Nutrition Knowledge and Dietary Quality in Female Collegiate Cross Country Runners

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Florida Southern College
High dietary quality is important for athletic populations because it may reduce nutritional deficiencies. Female cross country runners are often at risk for deficiencies in key nutrients, such as iron and calcium. Athletes’ nutrition knowledge has been shown to influence their selection of higher quality foods. However, an assessment of nutrition knowledge and dietary practices in female collegiate cross country runners remains unknown. Purpose: To explore and assess sports nutrition knowledge and dietary behavior in collegiate female runners. Methods: Female cross country athletes (n=12) from Florida Southern College completed a 30-item sports nutrition knowledge questionnaire, testing their knowledge of the following: energy intake, macronutrients, and micronutrients. Participants then recorded their food intake for 3 non-consecutive days (within a 1-week time frame). Results were entered into an online dietary tracker, which sorted daily food intake into different nutrient categories. Trends observed within athletes’ nutrition knowledge and dietary habits were analyzed. Results: Results indicate athletes scored at an average (75%) level in sports nutrition competencies, with better understanding of macronutrients versus micronutrients. The food log analysis indicated the majority of runners’ diets were deficient in several key nutrients, especially calories, carbohydrates, and Vitamin D. Conclusions: Athletes minimally achieved the standard for adequate nutrition. Nutrient intake appeared low for most nutrients, regardless of knowledge. These nutrient deficits may impair performance and exacerbate injury risk. Future studies may explore educational interventions that facilitate better dietary practices in athletes.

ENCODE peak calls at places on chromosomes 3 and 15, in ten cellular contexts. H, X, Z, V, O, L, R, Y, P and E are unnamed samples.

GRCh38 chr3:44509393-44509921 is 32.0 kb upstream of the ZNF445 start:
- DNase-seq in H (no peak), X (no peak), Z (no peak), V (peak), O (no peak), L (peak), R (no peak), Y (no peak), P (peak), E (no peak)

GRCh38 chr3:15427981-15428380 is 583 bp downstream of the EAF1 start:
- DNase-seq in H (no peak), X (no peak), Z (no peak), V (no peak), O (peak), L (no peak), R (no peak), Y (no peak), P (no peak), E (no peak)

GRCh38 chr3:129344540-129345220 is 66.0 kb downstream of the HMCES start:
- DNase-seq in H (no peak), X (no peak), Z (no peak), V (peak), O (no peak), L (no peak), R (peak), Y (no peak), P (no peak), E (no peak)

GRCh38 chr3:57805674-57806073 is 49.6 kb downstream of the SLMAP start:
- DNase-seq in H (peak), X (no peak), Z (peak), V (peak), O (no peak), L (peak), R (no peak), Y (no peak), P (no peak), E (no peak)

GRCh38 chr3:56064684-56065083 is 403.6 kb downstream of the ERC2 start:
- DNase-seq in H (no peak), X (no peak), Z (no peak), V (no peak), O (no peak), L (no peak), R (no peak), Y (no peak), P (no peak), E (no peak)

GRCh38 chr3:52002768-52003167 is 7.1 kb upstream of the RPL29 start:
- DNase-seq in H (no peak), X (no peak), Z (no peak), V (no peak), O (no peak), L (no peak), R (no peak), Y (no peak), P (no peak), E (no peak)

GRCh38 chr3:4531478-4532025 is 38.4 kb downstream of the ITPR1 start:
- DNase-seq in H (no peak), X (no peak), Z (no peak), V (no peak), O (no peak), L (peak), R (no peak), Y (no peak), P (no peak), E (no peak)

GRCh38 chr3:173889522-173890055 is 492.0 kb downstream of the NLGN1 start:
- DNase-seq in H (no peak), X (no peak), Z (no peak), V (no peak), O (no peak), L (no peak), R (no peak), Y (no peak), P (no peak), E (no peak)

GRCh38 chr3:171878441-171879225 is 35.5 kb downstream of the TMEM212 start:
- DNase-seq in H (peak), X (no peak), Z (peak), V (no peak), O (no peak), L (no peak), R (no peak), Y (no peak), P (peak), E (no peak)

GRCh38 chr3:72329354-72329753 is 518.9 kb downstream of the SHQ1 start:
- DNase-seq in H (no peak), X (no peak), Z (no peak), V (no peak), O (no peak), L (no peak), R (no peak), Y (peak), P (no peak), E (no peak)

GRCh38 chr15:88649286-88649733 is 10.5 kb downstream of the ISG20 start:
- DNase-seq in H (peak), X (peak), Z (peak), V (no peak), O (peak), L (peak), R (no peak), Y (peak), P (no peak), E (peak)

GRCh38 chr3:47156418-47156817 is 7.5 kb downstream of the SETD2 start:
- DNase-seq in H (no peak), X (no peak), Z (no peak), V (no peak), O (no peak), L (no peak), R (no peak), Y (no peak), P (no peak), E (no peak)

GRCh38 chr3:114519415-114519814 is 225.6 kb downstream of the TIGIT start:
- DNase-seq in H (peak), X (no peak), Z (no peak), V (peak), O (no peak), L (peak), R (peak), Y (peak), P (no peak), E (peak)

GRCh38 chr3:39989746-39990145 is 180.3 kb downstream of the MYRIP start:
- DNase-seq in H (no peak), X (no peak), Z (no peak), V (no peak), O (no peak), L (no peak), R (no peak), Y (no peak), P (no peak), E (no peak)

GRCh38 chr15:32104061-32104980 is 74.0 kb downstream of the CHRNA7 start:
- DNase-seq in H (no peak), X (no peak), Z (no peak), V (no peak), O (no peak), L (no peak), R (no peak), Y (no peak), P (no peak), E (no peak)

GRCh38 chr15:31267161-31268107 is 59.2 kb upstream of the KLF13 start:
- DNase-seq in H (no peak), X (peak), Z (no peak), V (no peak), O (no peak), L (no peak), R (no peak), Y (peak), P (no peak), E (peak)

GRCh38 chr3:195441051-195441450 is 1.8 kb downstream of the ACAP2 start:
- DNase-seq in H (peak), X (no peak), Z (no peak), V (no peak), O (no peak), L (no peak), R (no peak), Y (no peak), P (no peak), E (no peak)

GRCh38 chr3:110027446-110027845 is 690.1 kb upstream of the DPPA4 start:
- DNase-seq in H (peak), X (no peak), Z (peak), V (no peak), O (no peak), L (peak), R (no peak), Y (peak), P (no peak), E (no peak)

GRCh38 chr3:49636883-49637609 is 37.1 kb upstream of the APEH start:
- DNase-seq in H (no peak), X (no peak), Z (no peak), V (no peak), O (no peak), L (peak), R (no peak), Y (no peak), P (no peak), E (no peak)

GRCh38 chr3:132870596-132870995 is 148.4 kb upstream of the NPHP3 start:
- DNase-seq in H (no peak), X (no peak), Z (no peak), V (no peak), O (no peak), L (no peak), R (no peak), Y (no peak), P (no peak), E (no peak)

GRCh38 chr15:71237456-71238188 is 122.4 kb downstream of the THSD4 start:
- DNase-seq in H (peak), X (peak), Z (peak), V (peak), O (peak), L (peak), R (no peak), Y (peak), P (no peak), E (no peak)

Honors Thesis Spring 2022
Cross-country runners, Nutrition, Human behavior -- Nutritional aspects